Competing with the Big Guys: Leveraging a Narrow Niche, the Personal Touch and Agility

Whether you’re a startup looking to break into an existing market, or an existing business looking to branch into a new product or service line, it can be intimidating to survey the competitive environment and find yourself potentially face-to-face with behemoth multinational corporations and Fortune 500 companies. While a mega-competitor could, theoretically, direct its massive resources into forcing out an upstart competitor, there are some ways to compete by exploiting the advantages small can have over large.

Niche Marketing

In an article titled “7 Steps to Defining Your Niche Market,” Entrepreneur Magazine writes “No business—particularly a small one—can be all things to all people. The more narrowly you can define your target market, the better. This process is known as creating a niche and is key to success for even the biggest companies.”

Small businesses competing with larger competitors can focus on identifying specific niche segments of the market you can uniquely serve. It’s not about market share here; it’s about focusing on personalized product and service delivery; about identifying specific ways that what you have to offer is better or of a higher value to customers than what the larger competitors are offering.

Personalized Touch

Very few readers have probably ever felt the personal touch of a Walmart Superstore. That’s not their competitive advantage. Walmart thrives on keeping prices low through process and supply chain efficiencies. This is often true of most large companies that utilize economies of scale.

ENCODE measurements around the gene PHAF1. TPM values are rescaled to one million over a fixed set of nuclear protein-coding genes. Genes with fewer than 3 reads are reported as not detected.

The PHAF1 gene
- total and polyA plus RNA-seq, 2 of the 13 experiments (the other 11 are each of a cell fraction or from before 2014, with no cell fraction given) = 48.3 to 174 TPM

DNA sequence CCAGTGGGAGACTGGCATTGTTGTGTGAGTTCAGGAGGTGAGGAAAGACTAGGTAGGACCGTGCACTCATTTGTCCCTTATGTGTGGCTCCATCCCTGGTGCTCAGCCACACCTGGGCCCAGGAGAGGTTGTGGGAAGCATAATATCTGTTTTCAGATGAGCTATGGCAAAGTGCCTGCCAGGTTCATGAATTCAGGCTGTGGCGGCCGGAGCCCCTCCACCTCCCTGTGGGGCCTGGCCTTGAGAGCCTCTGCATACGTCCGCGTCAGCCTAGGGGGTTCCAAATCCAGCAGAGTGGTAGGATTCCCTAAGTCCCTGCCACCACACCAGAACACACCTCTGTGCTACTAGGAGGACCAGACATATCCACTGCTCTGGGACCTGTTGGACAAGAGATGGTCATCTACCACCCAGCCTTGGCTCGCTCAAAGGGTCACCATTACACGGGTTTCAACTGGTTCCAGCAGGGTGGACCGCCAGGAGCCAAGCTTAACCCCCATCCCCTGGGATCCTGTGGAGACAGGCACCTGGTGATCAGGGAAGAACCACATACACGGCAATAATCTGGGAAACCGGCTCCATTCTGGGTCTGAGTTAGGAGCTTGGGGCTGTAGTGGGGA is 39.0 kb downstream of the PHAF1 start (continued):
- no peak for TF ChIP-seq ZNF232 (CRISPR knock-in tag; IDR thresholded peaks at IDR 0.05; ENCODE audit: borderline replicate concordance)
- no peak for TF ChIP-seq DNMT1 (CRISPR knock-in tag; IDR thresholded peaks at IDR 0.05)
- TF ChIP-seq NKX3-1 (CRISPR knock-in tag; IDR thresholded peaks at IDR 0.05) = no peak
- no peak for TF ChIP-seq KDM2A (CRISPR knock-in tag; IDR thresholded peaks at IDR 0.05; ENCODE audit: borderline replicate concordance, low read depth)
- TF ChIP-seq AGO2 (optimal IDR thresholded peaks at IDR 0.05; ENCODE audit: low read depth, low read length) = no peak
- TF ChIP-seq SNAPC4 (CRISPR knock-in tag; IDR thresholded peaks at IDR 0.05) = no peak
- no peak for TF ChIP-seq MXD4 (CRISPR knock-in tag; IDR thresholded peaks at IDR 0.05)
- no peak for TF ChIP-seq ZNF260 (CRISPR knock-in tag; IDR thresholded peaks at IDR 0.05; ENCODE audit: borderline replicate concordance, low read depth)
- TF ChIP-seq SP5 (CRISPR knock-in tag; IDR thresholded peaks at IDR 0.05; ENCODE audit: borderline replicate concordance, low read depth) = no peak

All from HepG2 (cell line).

While small businesses typically can’t hope to achieve similar economies of scale, they can take advantage of the proportionally greater amount of time they typically have to spend on each customer to develop a more personal relationship. Seeking ways to engage with customers, and potential customers, in a variety of highly personalized and focused interactions can clearly convey the distinct benefits of your business’s offerings. That focused and personal service can be a major differentiator for customers who don’t want to feel like they are just a number.

Business Agility

Small businesses are often highly tuned in to their niche market or local community. These businesses, particularly when competing with larger competitors, should be continually monitoring the market and their needs. In addition, focus should be placed on making changes to product and service offerings and communication approaches to remain not only relevant, but also laser-focused.

As already mentioned, large businesses often have advanced supply chains and tried-and-true processes that generate efficiencies and thereby help them keep costs down. The same goes for their ability to use leverage to develop favorable business partnerships with suppliers.

However, these advantages can be disadvantages when the market changes and a large business needs to adapt. It can take years to effect a change in process for a large company. For small businesses, though, these changes can occur in just a few days, even more quickly if we’re talking about a single employee who needs to do something differently. This is what is known as business agility, and it can help small businesses stay one (or two or three) steps ahead of their larger competitors, especially in dynamic markets.

 

A small business can do much to compete with large competitors. Rather than seeing small size as a weakness, small business owners should see the advantages of competing creatively with their larger competitors. Small businesses have the advantages of being much more narrowly and personally focused on target market needs, having a better understanding of local markets and being able to adapt more quickly to changes in those markets.

What can you do to compete more effectively against your largest competitors?

 

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